Chapter 9 Let Your Motto Be Resistance, 1833-1850 - PowerPoint PPT Presentation

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Chapter 9 Let Your Motto Be Resistance, 1833-1850

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Chapter 9 Let Your Motto Be Resistance, 1833-1850
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Chapter 9 Let Your Motto Be Resistance, 1833-1850

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  1. Chapter 9 Let Your Motto Be Resistance, 1833-1850

  2. I. A Rising Tide: Racism & Violence • Increased racism and violence, 1830-1860 • Met with growing abolitionist militancy • Manifest Destiny • Legitimized war for territorial expansion • Defined progress in racial terms • White people are a superior race • Nativism • Scientific justification • Continued enslavement of black people • Extermination of Indians

  3. Anti-black and Anti-abolitionist Riots • Urban riots pre-dated abolition • Increased as abolitionism gained strength, 1830s-1840s

  4. Antiabolitionist and Antiblack Riots During the Antebellum Period • African Americans faced violent conditions in both the North and South during the antebellum years. Fear among whites of growing free black communities and white antipathy toward spreading abolitionism sparked numerous antiblack and antiabolitionist riots.

  5. Texas and War with Mexico • Texas annexation divided the nation • Fear of adding another slave state • Political parties avoided the issue • James K. Polk wanted Texas and Oregon • Texas annexed in 1845 • War with Mexico, 1846-1848 • Polk provoked war

  6. Mexican Cession

  7. The American Anti-Slavery Society • American Anti-Slavery Society • AASS, 1831 • Black men participated without formal restriction • Rarely held positions of authority • William Lloyd Garrison – white abolitionist • Immediate, uncompensated emancipation • Equal rights for African Americans

  8. Black and Women’s Anti-slavery Societies • Fundraising • Main task • Bake sales, bazaars, and fairs • Feminism • Created an awareness of women’s rights • Challenged male culture • Essays, poems, speeches • Sojourner Truth -See PROFILE pg 289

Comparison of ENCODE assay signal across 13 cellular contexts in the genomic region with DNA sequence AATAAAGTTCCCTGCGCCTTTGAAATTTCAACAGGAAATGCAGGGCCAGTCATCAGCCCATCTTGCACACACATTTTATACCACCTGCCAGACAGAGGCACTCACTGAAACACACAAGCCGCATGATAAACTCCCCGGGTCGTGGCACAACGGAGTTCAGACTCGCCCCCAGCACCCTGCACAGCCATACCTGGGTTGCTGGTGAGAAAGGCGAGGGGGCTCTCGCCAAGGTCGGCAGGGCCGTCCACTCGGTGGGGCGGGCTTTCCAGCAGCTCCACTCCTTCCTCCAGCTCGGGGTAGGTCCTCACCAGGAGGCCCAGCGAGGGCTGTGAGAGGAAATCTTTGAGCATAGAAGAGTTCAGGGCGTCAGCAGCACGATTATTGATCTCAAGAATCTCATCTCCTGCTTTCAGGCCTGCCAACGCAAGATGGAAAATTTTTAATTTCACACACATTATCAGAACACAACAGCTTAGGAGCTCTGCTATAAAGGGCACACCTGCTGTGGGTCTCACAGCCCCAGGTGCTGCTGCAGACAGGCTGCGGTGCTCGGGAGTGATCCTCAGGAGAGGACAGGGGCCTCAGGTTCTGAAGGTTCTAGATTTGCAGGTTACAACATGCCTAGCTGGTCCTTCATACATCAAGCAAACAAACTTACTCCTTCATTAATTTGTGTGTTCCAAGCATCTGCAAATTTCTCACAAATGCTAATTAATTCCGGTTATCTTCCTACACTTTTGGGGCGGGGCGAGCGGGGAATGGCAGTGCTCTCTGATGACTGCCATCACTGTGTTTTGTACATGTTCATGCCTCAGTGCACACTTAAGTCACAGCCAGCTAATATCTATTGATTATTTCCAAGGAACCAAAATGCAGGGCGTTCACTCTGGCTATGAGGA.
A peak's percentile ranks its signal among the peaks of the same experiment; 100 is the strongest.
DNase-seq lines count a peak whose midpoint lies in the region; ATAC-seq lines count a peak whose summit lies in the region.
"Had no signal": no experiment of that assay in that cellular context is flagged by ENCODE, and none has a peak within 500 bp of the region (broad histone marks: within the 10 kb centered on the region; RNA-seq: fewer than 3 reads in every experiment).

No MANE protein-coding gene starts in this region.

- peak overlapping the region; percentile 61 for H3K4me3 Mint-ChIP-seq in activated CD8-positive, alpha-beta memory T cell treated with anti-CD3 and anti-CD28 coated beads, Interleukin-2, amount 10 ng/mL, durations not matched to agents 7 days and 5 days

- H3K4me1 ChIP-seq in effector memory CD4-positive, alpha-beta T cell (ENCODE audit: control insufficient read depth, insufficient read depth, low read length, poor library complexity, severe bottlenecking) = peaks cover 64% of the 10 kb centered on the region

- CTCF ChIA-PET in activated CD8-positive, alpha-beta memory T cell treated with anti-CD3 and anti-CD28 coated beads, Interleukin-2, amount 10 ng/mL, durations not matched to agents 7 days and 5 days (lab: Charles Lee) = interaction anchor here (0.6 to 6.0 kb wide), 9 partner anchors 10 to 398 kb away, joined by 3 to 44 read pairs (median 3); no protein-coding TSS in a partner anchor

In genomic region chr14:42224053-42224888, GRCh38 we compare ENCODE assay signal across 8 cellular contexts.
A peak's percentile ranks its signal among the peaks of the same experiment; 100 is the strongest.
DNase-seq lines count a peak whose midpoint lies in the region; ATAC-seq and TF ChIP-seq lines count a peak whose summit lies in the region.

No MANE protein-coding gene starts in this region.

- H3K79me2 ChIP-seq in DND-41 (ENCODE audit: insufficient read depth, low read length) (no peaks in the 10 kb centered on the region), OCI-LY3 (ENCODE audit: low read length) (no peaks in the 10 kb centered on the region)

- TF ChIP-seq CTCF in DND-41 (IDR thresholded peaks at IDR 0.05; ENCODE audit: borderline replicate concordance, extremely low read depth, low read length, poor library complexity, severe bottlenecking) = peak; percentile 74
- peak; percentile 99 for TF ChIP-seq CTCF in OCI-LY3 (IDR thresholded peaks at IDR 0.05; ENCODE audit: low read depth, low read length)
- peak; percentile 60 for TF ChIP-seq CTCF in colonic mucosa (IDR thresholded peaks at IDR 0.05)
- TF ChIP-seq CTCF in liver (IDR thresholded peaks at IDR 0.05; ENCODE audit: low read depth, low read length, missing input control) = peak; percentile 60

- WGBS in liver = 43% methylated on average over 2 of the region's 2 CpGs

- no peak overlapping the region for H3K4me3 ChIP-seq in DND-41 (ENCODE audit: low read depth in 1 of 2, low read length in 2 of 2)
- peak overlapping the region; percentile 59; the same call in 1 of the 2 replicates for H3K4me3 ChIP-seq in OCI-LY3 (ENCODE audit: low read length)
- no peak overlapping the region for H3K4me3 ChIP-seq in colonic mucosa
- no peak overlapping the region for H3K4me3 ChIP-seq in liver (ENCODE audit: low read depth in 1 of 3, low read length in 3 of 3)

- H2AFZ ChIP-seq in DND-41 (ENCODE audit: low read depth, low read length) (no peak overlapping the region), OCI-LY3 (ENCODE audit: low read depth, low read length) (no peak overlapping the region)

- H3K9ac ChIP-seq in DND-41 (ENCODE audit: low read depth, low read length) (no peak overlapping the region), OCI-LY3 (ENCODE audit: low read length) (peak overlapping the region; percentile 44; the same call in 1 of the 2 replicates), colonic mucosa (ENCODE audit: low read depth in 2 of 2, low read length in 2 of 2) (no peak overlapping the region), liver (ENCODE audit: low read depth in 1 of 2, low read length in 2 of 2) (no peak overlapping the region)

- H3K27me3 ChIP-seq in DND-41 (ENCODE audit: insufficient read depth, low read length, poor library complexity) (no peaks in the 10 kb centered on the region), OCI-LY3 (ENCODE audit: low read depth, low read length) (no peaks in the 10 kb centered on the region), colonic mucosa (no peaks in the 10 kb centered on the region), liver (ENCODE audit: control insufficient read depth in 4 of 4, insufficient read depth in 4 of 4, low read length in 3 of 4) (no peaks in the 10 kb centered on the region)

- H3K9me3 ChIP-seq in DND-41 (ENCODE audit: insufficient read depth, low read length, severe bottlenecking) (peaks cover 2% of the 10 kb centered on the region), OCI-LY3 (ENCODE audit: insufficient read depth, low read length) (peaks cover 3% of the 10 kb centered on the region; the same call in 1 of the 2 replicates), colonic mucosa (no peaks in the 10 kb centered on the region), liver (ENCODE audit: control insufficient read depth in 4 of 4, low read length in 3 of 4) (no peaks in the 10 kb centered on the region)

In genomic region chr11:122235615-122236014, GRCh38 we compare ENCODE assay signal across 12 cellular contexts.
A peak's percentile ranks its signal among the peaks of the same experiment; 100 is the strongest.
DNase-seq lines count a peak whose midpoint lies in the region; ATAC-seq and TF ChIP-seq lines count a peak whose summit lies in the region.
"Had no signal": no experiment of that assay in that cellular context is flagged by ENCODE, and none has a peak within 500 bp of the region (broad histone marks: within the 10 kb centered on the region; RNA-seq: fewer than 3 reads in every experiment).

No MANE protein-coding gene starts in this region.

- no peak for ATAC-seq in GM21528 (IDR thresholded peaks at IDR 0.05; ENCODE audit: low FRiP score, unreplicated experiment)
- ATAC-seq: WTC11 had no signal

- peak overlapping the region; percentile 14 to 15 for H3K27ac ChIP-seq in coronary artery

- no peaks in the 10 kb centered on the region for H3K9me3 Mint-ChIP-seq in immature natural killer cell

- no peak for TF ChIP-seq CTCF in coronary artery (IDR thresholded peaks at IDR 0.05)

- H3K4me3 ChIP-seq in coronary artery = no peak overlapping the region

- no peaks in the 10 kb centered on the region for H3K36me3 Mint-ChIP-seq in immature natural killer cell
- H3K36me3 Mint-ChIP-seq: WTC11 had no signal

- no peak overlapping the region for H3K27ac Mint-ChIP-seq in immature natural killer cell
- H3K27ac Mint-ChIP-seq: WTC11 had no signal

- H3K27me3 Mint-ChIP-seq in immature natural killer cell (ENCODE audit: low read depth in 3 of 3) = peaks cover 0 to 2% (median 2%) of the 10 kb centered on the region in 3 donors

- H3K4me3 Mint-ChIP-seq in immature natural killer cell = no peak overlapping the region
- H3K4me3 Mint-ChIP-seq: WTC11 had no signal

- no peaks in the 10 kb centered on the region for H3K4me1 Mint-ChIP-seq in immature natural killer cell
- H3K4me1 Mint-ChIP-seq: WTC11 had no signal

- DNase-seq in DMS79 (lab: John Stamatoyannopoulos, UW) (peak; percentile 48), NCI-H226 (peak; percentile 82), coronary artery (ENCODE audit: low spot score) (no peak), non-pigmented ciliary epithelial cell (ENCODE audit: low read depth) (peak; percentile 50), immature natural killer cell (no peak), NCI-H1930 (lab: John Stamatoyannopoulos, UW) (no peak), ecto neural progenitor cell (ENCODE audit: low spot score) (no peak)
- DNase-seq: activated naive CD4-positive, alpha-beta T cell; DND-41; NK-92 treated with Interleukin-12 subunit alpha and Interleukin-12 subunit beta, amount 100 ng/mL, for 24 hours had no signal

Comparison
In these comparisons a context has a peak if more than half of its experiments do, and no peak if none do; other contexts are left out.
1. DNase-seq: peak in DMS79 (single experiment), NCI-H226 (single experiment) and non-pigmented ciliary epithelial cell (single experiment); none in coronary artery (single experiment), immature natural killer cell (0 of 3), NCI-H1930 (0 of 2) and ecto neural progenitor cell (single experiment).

9. The Black Convention Movement • First convention, Philadelphia, 1831 • Local, state, and national black conventions • Goals: • Provided a forum for black male abolitionists • Abolition of slavery • Improve conditions for northern black people • Integrate public schools • Black suffrage • Juries • Testify against white people in court

  10. III. Black Community Institutions • Free black communities • Fivefold increase, 1790-1830 • Gradual emancipation and individual manumission • Provided resources • Churches, schools, and benevolent organizations • Provided the foundations for black anti-slavery institutions

  11. Black Churches • Leading black abolitionists often ministers • Used sermons to attack slavery and racial hatred • Provided meeting places for abolitionists • Forum for speakers

  12. Black Newspapers • Important voice in abolition movement • Freedom’s Journal • Samuel Cornish • North Star • Frederick Douglass • Financial difficulties

  13. Cool Down • How did the addition of new American land cause the slavery debate to become a national political issue? • In what ways did African-Americans create organizations to try to improve their living conditions?

  14. IV. Moral Suasion • AASS Reform strategy • Moral Suasion (persuasion today) • Appeal to Christian conscience • Support abolition and racial justice • Slaveholding was a sin • Sexual exploitation, unrestrained brutality • Northerners’were guilty also • Government protected slaveholder interests • Profited off of cloth manufactures • Fugitive Slave Act of 1798

  15. Moral Suasion (cont.) • AASS - Used moral arguments against slave owners - Ultimately failed • Great Postal Campaign • Sent anti-slavery literature to the South • Petitions to Congress • 1836 over thirty thousand petitions reached Washington • To end slavery in Washington, D.C.